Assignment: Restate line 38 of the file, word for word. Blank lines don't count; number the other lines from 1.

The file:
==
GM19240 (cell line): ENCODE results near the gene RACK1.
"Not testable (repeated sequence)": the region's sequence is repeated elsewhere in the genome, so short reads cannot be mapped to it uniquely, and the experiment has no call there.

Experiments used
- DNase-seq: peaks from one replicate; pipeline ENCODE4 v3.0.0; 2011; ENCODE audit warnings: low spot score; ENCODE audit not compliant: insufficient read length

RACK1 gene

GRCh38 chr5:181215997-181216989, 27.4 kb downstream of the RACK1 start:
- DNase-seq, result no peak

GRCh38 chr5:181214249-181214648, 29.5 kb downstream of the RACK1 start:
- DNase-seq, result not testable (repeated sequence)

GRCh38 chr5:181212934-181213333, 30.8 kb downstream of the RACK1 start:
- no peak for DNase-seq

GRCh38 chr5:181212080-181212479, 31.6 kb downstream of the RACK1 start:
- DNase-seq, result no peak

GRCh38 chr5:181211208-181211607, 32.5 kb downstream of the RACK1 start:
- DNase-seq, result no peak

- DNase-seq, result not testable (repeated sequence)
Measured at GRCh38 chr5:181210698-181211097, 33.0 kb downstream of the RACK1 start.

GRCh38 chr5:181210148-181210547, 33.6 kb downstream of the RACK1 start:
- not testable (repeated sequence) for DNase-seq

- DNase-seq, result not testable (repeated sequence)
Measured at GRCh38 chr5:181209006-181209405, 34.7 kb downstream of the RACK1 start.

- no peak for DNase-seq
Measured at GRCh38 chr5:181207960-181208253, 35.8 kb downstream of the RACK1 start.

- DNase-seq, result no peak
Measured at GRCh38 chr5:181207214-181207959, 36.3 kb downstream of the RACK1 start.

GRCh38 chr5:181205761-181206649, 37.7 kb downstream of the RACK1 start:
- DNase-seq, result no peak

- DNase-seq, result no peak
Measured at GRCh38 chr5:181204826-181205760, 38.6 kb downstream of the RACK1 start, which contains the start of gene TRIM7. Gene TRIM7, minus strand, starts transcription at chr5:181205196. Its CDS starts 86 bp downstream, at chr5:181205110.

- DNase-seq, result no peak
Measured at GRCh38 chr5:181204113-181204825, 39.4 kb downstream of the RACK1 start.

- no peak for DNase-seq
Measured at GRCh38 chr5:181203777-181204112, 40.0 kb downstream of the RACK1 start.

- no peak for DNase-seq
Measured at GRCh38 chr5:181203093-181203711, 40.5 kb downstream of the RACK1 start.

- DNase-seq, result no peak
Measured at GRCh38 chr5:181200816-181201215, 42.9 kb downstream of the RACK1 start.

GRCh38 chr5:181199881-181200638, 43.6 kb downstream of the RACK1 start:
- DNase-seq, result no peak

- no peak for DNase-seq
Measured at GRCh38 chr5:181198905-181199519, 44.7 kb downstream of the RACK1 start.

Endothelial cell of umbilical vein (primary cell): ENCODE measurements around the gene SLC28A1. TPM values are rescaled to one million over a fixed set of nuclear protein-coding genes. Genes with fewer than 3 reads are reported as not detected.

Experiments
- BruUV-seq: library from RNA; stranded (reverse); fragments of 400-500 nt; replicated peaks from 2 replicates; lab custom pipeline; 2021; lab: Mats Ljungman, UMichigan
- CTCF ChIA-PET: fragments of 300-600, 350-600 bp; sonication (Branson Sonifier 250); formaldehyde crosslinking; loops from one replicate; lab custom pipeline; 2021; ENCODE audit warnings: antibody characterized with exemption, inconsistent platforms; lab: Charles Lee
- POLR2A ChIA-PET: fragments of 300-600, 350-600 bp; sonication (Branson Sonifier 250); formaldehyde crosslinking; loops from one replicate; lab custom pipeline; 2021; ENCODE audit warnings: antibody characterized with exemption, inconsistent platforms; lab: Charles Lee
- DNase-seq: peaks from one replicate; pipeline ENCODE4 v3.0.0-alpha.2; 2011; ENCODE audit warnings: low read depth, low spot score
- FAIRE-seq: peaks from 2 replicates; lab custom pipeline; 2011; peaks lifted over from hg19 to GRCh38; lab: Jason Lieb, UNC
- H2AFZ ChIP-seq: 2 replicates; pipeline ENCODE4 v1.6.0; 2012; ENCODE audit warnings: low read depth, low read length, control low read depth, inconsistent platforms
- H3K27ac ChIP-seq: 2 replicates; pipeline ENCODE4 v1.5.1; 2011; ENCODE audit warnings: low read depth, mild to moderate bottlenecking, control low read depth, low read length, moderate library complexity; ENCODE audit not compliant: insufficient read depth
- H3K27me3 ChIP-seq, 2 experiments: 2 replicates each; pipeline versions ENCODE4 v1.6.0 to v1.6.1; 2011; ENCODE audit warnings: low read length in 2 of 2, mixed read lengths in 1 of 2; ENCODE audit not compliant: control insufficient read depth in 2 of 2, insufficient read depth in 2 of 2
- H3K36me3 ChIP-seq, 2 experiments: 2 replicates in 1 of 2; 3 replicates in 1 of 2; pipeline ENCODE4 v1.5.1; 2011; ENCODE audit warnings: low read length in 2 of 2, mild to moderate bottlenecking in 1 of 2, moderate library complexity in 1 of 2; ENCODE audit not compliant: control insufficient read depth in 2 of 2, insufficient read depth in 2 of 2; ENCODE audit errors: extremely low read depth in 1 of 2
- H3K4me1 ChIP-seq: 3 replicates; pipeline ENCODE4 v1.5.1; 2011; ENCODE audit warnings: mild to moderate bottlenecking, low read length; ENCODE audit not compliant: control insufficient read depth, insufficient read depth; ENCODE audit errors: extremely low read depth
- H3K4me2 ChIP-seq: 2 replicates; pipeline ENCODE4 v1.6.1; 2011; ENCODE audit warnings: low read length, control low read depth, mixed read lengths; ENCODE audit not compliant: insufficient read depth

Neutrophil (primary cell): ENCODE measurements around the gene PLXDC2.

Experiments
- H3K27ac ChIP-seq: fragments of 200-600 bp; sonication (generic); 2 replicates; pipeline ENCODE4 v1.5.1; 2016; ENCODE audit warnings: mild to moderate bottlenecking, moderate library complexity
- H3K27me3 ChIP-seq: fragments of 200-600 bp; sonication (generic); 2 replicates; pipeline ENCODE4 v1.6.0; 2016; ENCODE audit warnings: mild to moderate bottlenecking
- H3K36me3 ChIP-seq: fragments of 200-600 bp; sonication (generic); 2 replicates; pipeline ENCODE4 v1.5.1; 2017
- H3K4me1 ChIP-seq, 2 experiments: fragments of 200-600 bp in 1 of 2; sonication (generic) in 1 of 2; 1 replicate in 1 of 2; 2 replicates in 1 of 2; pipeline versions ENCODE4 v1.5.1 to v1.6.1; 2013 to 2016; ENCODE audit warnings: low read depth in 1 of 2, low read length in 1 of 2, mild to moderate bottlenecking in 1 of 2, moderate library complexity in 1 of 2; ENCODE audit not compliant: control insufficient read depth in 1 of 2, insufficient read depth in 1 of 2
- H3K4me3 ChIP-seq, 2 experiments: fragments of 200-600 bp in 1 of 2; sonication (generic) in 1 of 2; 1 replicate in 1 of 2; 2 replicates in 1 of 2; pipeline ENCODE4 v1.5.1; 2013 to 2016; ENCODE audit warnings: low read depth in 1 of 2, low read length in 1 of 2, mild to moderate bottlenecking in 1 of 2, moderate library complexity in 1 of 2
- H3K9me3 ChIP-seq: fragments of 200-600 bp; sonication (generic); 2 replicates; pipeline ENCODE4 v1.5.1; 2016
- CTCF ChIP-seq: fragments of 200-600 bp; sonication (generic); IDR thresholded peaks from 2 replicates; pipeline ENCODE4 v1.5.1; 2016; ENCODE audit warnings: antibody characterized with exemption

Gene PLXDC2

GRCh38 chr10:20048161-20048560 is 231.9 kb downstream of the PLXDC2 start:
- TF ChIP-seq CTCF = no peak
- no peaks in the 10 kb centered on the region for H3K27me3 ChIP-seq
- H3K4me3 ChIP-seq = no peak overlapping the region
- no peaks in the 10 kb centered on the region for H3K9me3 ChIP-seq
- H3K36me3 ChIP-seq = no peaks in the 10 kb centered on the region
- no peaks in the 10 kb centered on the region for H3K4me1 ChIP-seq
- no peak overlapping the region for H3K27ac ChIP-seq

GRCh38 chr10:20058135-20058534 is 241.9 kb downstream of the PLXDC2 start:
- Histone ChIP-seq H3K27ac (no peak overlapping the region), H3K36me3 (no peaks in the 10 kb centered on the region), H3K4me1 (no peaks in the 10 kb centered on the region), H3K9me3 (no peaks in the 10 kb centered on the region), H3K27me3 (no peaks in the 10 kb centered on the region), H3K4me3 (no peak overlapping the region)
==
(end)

GRCh38 chr5:181199881-181200638, 43.6 kb downstream of the RACK1 start: